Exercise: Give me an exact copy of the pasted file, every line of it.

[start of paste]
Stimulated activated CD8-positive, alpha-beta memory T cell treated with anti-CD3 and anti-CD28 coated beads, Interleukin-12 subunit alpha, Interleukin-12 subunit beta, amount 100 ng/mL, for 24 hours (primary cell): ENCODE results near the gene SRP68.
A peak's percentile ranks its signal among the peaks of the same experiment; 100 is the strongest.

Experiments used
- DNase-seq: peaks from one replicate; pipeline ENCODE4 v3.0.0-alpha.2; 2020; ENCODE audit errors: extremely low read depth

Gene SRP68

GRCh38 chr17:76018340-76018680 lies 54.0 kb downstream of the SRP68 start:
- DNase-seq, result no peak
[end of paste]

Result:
Stimulated activated CD8-positive, alpha-beta memory T cell treated with anti-CD3 and anti-CD28 coated beads, Interleukin-12 subunit alpha, Interleukin-12 subunit beta, amount 100 ng/mL, for 24 hours (primary cell): ENCODE results near the gene SRP68.
A peak's percentile ranks its signal among the peaks of the same experiment; 100 is the strongest.

Experiments used
- DNase-seq: peaks from one replicate; pipeline ENCODE4 v3.0.0-alpha.2; 2020; ENCODE audit errors: extremely low read depth

Gene SRP68

GRCh38 chr17:76018340-76018680 lies 54.0 kb downstream of the SRP68 start:
- DNase-seq, result no peak